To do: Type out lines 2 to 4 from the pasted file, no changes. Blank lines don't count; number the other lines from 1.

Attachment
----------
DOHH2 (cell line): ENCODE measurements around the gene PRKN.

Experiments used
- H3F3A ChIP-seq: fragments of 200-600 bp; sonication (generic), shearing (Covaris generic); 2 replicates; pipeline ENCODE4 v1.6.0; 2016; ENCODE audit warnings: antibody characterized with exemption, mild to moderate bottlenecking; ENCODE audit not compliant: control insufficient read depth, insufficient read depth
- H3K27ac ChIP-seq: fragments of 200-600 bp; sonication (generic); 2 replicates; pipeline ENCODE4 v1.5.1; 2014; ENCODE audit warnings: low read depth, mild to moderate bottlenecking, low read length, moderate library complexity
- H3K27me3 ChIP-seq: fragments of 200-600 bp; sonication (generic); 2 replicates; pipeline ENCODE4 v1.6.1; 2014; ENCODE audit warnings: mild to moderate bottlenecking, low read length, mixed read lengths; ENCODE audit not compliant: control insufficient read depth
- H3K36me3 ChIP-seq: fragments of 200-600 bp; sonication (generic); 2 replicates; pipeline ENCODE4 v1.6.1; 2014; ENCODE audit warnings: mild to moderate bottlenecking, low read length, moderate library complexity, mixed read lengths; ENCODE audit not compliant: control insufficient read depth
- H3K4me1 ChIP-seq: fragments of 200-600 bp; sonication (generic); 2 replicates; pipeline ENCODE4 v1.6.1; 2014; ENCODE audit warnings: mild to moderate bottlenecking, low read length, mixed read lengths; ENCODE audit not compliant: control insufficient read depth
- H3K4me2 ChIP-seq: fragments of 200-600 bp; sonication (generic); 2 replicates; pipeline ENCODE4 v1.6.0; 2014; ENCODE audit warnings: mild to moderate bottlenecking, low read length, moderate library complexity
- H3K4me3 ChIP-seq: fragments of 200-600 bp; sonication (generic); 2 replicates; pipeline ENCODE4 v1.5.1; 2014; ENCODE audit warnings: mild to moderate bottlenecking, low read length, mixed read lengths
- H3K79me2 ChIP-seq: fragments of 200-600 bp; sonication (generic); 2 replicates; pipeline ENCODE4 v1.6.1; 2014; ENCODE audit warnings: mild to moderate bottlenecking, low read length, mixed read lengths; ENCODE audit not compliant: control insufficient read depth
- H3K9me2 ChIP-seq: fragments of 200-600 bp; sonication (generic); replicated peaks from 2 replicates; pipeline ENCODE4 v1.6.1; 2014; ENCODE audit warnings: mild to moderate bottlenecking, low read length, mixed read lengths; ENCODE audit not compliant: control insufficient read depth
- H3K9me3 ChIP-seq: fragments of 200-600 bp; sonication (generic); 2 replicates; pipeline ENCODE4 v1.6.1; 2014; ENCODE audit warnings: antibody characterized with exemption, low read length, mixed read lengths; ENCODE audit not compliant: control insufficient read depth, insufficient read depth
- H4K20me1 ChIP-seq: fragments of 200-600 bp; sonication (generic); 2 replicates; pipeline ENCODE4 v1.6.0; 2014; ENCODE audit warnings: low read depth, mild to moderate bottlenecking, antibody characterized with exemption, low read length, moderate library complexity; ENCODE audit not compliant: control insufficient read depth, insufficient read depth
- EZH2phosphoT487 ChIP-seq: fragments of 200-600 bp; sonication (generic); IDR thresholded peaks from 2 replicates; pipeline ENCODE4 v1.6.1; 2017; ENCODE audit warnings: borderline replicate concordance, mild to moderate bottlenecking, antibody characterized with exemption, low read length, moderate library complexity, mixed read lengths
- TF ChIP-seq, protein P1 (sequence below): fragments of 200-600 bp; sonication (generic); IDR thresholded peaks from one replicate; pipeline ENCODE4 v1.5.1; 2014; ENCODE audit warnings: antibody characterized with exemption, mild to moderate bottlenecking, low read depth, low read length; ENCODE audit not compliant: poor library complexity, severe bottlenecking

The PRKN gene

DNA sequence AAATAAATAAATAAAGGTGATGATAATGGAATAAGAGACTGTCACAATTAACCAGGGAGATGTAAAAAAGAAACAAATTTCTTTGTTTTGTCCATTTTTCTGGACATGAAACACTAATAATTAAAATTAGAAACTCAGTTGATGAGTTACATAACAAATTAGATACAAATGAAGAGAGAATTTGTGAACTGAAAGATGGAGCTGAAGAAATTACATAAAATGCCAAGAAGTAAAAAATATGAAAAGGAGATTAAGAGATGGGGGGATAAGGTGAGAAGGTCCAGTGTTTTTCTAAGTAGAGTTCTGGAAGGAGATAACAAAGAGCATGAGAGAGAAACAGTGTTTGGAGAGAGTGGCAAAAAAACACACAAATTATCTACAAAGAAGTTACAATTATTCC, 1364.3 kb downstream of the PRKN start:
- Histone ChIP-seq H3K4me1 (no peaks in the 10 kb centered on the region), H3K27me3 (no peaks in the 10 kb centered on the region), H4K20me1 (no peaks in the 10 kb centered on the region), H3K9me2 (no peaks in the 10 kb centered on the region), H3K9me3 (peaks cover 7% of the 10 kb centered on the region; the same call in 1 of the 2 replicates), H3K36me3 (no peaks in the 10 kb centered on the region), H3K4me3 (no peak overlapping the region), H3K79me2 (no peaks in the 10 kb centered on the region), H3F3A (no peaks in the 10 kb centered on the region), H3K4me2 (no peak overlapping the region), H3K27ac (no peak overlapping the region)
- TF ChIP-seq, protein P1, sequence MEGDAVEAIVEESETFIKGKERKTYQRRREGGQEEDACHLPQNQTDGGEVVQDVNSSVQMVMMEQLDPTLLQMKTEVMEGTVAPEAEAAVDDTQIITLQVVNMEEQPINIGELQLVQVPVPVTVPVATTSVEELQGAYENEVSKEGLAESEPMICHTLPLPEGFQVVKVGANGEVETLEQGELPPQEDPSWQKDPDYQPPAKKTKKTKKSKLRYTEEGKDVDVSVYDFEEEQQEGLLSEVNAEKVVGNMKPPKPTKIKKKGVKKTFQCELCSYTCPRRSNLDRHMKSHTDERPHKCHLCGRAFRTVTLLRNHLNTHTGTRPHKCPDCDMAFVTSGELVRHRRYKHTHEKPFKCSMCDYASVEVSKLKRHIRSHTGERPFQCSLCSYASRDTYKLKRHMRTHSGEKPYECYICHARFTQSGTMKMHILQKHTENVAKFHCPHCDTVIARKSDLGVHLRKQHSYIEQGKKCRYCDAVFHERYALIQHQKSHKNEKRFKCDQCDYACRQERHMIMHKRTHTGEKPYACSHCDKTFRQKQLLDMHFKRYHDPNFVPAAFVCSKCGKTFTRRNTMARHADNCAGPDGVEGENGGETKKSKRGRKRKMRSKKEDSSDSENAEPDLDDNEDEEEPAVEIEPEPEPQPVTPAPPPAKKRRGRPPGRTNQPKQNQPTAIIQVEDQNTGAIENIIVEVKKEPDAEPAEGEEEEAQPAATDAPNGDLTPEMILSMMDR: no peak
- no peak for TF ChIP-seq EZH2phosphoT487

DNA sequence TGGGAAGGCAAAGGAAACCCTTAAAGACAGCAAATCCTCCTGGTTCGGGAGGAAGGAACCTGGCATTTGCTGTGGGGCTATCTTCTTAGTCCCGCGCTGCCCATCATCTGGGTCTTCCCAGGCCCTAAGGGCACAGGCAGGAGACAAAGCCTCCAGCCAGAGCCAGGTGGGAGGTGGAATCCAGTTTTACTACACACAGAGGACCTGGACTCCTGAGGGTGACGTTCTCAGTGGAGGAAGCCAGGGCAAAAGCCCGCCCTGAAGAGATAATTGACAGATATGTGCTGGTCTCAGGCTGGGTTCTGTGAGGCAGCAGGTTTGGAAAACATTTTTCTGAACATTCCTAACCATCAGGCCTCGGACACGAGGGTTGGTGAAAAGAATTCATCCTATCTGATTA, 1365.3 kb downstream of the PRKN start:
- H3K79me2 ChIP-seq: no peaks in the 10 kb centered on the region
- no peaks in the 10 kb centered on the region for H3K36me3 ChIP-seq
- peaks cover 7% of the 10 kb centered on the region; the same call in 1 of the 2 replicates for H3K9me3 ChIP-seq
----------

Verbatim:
Experiments used
- H3F3A ChIP-seq: fragments of 200-600 bp; sonication (generic), shearing (Covaris generic); 2 replicates; pipeline ENCODE4 v1.6.0; 2016; ENCODE audit warnings: antibody characterized with exemption, mild to moderate bottlenecking; ENCODE audit not compliant: control insufficient read depth, insufficient read depth
- H3K27ac ChIP-seq: fragments of 200-600 bp; sonication (generic); 2 replicates; pipeline ENCODE4 v1.5.1; 2014; ENCODE audit warnings: low read depth, mild to moderate bottlenecking, low read length, moderate library complexity